Henry Homer the elder

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Henry Homer, the elder (1719 – 24 July, 1791) was an English clergyman, known as a writer on topics related to economic development.


The son of Edward Homer of Sutton Coldfield, Warwickshire, was educated at Oxford, where he matriculated on 26 June 1736 as a member of University College. He became a demy of Magdalen College in 1737, and graduated B.A. in 1740, M.A. in 1743.[1]

Homer was appointed rector of Birdingbury, Warwickshire, and vicar of Willoughby in 1764; and chaplain to Edward Leigh, 5th Baron Leigh. From 1774 to 1779 he also held the vicarage of Ansty. He died on 24 July 1791, and was buried at Birdingbury.[1]


Homer published:[1]

  • An Essay on the Nature and Method of ascertaining the specific Shares of Proprietors upon the Inclosure of Common Fields; with Observations on the Inconveniences of Open Fields, and upon the objections to this Inclosure, particularly as far as they relate to the Public and the Poor, Oxford, 1766.

Homer was a commissioner for enclosures, and drew up instructions for the surveyors carrying out the practical work involved.[2] He is considered a significant author on agrarian improvement.[3] Himself a supporter of enclosure, he identified four common objections:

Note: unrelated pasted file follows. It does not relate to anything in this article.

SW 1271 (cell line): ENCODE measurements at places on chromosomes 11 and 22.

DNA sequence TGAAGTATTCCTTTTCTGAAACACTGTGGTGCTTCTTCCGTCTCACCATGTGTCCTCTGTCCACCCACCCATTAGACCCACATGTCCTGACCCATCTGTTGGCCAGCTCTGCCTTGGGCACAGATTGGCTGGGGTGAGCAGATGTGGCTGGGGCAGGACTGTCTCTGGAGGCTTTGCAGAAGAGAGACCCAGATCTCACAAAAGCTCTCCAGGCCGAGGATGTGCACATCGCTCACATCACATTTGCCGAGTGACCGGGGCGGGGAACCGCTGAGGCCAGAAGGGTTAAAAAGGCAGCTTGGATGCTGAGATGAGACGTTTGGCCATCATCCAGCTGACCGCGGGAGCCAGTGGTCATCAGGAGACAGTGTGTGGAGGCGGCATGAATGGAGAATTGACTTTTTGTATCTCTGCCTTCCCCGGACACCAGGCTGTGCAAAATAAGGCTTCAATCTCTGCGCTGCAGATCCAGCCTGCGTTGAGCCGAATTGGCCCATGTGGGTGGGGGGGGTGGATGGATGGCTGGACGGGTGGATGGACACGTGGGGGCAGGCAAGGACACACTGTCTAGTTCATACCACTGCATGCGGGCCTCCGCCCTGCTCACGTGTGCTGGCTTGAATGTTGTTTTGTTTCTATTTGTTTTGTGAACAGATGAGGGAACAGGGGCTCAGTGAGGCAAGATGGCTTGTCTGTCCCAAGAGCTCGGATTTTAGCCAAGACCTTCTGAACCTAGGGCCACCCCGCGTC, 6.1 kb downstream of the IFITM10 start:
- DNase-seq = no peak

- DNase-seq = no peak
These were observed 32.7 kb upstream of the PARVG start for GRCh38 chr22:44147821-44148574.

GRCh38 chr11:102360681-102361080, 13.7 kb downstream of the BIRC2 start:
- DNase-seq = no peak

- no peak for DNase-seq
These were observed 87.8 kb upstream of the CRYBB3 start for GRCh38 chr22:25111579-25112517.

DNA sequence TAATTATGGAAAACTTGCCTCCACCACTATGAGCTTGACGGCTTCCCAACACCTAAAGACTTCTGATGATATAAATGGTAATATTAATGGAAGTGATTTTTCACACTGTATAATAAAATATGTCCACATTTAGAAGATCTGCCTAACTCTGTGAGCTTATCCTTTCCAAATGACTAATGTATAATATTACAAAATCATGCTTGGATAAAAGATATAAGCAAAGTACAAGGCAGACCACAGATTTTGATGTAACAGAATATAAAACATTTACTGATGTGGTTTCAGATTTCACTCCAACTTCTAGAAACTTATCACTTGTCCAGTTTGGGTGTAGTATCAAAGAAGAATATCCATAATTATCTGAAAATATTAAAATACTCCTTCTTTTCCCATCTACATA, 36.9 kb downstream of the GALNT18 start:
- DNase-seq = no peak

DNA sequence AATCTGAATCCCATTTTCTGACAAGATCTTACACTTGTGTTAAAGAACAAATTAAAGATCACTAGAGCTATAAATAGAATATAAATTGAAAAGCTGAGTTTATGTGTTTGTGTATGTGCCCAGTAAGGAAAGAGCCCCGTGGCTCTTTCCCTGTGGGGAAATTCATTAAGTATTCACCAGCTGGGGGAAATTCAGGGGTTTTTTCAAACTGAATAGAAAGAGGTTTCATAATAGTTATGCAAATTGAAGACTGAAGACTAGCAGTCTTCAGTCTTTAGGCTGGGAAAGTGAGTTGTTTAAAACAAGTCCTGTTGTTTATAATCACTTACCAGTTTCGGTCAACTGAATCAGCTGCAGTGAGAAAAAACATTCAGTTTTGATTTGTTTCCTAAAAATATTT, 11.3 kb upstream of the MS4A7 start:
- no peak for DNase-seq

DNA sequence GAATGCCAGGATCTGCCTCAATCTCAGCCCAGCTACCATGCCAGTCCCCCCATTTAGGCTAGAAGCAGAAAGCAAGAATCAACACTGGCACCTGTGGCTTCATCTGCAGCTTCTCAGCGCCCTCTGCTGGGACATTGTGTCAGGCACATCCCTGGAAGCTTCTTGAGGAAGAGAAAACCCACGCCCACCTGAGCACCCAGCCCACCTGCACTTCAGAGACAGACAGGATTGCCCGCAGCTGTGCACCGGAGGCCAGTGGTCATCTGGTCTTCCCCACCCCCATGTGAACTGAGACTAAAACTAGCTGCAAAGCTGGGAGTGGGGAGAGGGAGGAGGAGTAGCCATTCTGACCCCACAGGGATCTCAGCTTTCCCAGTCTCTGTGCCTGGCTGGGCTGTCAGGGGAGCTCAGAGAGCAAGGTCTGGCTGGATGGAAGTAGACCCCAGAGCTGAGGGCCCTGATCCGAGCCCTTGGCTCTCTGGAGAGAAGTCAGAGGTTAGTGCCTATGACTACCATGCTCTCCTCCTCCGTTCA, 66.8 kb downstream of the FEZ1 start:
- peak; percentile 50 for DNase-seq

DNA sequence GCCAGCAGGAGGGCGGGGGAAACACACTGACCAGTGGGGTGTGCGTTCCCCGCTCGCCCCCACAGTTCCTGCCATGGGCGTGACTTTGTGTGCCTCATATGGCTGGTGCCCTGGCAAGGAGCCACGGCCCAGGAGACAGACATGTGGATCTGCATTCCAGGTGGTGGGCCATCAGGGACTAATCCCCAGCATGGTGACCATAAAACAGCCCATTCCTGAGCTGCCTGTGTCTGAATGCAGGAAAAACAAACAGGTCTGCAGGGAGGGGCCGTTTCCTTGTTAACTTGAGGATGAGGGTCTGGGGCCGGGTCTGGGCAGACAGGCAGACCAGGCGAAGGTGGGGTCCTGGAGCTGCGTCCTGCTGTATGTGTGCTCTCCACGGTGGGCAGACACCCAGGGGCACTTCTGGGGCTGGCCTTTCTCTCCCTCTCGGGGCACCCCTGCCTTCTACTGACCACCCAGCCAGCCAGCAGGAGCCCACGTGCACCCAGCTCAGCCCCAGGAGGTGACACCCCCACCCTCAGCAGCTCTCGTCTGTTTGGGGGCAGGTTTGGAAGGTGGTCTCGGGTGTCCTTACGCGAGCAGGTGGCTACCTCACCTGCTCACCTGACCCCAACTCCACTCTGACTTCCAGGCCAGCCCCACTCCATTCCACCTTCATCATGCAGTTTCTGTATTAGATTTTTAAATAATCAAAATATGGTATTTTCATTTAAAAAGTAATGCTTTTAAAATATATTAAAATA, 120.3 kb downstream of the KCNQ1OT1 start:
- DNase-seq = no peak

1. depopulation;
  2. reduction in corn harvests;
  3. loss of rights in cutting turf and furze (turbary);
  4. loss of amenity, for travel and sport.[4]

Homer's Essay was published early in the major controversy over enclosures, of 1760 to 1790. During it, he had a local opponent in Stephen Addington.[5]

  • An Enquiry into the means of Preserving and Improving the Publick Roads of this Kingdom. With Observations on the probable consequences of the present plan, Oxford, 1767. He wrote of a recent "revolution" in transportation.[6]


Homer had 17 children, including Arthur Homer, Henry the younger, and Philip Bracebridge Homer.[1]


  1. ^ a b c d  Lee, Sidney, ed. (1891). "Homer, Henry (1719-1791)". Dictionary of National Biography. 27. London: Smith, Elder & Co. 
  2. ^ Roger J. P. Kain; John Chapman; Richard R. Oliver (1 July 2004). The Enclosure Maps of England and Wales 1595-1918: A Cartographic Analysis and Electronic Catalogue. Cambridge University Press. p. 40. ISBN 978-0-521-82771-3. 
  3. ^ Paul Langford (1991). Public Life and the Propertied Englishman, 1689-1798. Oxford University Press. p. 431. ISBN 978-0-19-820149-6. 
  4. ^ Leigh Shaw-Taylor, Labourers, Cows, Common Rights and Parliamentary Enclosure: The Evidence of Contemporary Comment c. 1760-1810, Past & Present No. 171 (May, 2001), pp. 95-126, at p. 105. Published by: Oxford University Press on behalf of The Past and Present Society. Stable URL: http://www.jstor.org/stable/3600815
  5. ^ Edward Carter Kersey Gonner, Common Land and Inclosure (1912), p. 191; archive.org.
  6. ^ David Spadafora (1990). The Idea of Progress in Eighteenth-century Britain. Yale University Press. p. 58. ISBN 978-0-300-04671-7. 

 This article incorporates text from a publication now in the public domainLee, Sidney, ed. (1891). "Homer, Henry (1719-1791)". Dictionary of National Biography. 27. London: Smith, Elder & Co.